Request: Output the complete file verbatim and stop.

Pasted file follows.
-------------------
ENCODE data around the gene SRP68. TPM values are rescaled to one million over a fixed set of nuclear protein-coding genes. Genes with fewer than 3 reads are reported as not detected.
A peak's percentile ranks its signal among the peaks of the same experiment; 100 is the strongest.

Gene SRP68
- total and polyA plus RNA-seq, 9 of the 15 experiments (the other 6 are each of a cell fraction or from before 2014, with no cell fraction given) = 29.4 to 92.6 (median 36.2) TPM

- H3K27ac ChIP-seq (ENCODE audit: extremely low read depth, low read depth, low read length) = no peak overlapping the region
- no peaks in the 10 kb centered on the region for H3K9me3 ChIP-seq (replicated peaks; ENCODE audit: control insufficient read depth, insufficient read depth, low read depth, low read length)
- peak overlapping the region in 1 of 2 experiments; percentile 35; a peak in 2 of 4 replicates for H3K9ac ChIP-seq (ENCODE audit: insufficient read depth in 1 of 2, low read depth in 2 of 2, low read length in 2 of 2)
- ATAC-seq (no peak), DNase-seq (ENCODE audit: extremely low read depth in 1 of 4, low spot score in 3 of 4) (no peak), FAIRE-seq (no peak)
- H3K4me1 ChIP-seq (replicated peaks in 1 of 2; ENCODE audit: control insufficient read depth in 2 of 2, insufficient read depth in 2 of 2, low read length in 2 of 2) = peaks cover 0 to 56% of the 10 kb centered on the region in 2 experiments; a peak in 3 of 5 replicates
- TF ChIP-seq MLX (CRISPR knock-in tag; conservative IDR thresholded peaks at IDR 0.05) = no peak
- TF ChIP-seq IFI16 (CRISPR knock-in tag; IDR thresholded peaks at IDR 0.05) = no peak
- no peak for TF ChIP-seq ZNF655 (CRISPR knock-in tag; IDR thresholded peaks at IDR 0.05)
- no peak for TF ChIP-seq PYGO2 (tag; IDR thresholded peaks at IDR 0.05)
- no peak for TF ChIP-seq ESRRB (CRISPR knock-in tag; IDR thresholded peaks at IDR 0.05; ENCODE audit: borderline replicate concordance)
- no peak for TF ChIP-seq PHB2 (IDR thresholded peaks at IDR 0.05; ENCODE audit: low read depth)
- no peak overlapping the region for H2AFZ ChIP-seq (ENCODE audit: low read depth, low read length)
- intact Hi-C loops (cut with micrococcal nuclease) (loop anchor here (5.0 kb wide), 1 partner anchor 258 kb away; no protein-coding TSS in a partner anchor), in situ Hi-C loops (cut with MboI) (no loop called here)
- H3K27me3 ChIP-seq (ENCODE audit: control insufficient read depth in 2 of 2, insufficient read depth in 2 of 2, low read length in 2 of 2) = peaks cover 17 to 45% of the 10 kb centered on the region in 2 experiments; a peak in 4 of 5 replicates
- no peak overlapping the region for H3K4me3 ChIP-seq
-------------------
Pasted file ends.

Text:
ENCODE data around the gene SRP68. TPM values are rescaled to one million over a fixed set of nuclear protein-coding genes. Genes with fewer than 3 reads are reported as not detected.
A peak's percentile ranks its signal among the peaks of the same experiment; 100 is the strongest.

Gene SRP68
- total and polyA plus RNA-seq, 9 of the 15 experiments (the other 6 are each of a cell fraction or from before 2014, with no cell fraction given) = 29.4 to 92.6 (median 36.2) TPM

- H3K27ac ChIP-seq (ENCODE audit: extremely low read depth, low read depth, low read length) = no peak overlapping the region
- no peaks in the 10 kb centered on the region for H3K9me3 ChIP-seq (replicated peaks; ENCODE audit: control insufficient read depth, insufficient read depth, low read depth, low read length)
- peak overlapping the region in 1 of 2 experiments; percentile 35; a peak in 2 of 4 replicates for H3K9ac ChIP-seq (ENCODE audit: insufficient read depth in 1 of 2, low read depth in 2 of 2, low read length in 2 of 2)
- ATAC-seq (no peak), DNase-seq (ENCODE audit: extremely low read depth in 1 of 4, low spot score in 3 of 4) (no peak), FAIRE-seq (no peak)
- H3K4me1 ChIP-seq (replicated peaks in 1 of 2; ENCODE audit: control insufficient read depth in 2 of 2, insufficient read depth in 2 of 2, low read length in 2 of 2) = peaks cover 0 to 56% of the 10 kb centered on the region in 2 experiments; a peak in 3 of 5 replicates
- TF ChIP-seq MLX (CRISPR knock-in tag; conservative IDR thresholded peaks at IDR 0.05) = no peak
- TF ChIP-seq IFI16 (CRISPR knock-in tag; IDR thresholded peaks at IDR 0.05) = no peak
- no peak for TF ChIP-seq ZNF655 (CRISPR knock-in tag; IDR thresholded peaks at IDR 0.05)
- no peak for TF ChIP-seq PYGO2 (tag; IDR thresholded peaks at IDR 0.05)
- no peak for TF ChIP-seq ESRRB (CRISPR knock-in tag; IDR thresholded peaks at IDR 0.05; ENCODE audit: borderline replicate concordance)
- no peak for TF ChIP-seq PHB2 (IDR thresholded peaks at IDR 0.05; ENCODE audit: low read depth)
- no peak overlapping the region for H2AFZ ChIP-seq (ENCODE audit: low read depth, low read length)
- intact Hi-C loops (cut with micrococcal nuclease) (loop anchor here (5.0 kb wide), 1 partner anchor 258 kb away; no protein-coding TSS in a partner anchor), in situ Hi-C loops (cut with MboI) (no loop called here)
- H3K27me3 ChIP-seq (ENCODE audit: control insufficient read depth in 2 of 2, insufficient read depth in 2 of 2, low read length in 2 of 2) = peaks cover 17 to 45% of the 10 kb centered on the region in 2 experiments; a peak in 4 of 5 replicates
- no peak overlapping the region for H3K4me3 ChIP-seq